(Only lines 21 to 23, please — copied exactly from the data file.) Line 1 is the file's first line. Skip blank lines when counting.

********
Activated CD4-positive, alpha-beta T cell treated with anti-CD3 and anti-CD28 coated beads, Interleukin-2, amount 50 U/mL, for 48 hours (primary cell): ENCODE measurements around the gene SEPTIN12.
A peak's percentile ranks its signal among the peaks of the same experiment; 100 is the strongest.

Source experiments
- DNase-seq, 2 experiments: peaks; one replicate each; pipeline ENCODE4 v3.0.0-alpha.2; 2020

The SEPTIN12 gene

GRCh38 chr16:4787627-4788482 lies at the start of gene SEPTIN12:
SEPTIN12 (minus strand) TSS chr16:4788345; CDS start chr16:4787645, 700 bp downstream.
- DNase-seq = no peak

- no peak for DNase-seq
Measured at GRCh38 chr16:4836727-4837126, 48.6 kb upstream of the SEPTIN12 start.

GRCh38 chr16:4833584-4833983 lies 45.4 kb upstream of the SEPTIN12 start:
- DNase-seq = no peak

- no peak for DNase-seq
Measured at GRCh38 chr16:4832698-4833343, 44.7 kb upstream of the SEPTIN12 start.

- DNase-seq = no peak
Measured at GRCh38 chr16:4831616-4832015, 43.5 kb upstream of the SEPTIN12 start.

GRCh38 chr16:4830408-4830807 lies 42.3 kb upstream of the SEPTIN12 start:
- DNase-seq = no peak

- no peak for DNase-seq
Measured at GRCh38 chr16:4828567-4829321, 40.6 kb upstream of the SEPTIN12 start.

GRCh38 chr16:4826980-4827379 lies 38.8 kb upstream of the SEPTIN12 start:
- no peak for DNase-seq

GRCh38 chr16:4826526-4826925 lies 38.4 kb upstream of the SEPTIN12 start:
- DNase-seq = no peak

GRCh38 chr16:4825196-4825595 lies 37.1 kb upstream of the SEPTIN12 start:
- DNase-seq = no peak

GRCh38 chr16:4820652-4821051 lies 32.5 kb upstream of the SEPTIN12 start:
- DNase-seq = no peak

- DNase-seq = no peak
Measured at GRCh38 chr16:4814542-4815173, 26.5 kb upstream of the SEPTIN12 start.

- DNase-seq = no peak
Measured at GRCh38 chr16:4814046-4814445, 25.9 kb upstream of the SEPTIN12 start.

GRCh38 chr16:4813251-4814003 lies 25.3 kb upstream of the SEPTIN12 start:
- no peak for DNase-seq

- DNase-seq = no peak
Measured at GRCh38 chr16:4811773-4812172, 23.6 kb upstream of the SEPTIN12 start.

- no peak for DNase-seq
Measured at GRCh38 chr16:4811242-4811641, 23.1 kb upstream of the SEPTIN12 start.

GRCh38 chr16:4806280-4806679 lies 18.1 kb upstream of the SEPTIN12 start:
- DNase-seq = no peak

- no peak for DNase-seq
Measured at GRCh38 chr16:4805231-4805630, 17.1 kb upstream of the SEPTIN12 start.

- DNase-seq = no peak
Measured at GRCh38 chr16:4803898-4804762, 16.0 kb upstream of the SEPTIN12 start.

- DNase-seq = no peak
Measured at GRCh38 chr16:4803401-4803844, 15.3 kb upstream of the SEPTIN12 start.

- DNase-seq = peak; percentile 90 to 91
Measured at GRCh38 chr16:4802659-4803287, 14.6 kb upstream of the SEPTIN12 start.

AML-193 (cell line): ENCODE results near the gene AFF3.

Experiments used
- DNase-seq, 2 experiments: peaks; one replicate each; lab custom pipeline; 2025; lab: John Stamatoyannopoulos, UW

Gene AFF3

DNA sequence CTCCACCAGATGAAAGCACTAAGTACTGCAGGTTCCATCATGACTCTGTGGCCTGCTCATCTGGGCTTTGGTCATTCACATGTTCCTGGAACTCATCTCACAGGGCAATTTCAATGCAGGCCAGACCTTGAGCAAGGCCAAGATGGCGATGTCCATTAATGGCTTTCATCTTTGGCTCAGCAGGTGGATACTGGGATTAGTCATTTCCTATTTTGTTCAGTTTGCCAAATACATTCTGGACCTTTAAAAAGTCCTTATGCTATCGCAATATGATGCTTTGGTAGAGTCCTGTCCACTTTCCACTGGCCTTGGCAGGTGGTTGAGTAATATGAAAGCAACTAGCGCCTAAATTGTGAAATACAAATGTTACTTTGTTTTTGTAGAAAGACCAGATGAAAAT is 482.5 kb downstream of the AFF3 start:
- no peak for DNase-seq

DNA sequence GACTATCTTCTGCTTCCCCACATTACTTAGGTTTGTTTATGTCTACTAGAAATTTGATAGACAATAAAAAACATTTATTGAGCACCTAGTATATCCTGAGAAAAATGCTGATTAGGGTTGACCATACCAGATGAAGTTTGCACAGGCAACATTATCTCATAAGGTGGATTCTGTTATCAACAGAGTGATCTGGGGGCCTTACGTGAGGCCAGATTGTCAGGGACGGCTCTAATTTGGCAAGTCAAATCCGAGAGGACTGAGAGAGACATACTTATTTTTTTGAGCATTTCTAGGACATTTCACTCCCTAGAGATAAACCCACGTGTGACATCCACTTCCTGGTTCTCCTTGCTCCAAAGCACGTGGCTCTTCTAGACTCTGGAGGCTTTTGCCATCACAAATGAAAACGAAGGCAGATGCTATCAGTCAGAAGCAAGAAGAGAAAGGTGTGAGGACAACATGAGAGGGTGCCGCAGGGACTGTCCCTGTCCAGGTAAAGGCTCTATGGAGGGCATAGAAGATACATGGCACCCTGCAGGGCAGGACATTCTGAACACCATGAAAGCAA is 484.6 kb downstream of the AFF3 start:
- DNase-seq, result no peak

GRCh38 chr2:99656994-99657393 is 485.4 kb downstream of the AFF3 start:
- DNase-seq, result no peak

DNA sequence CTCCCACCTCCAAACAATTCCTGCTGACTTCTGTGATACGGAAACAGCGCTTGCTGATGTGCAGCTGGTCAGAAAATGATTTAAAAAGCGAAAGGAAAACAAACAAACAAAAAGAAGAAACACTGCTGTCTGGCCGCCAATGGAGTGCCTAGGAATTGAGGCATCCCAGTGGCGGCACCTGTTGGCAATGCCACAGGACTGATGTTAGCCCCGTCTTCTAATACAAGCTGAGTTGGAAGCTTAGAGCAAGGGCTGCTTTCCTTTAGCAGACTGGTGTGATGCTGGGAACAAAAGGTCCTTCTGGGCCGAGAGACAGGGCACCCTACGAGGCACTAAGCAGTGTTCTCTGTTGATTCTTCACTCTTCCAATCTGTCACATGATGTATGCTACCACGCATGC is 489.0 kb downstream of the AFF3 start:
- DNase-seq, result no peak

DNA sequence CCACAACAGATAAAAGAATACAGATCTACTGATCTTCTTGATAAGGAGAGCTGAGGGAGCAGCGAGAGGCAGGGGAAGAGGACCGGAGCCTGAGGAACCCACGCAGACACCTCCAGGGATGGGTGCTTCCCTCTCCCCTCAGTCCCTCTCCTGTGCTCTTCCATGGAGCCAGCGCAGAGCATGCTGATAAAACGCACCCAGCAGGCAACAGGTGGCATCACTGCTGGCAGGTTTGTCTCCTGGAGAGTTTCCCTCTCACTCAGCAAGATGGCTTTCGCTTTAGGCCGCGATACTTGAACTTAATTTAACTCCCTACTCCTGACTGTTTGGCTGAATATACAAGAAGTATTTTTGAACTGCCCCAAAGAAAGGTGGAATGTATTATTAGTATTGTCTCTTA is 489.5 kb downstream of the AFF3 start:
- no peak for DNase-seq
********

GRCh38 chr16:4826980-4827379 lies 38.8 kb upstream of the SEPTIN12 start:
- no peak for DNase-seq

GRCh38 chr16:4826526-4826925 lies 38.4 kb upstream of the SEPTIN12 start: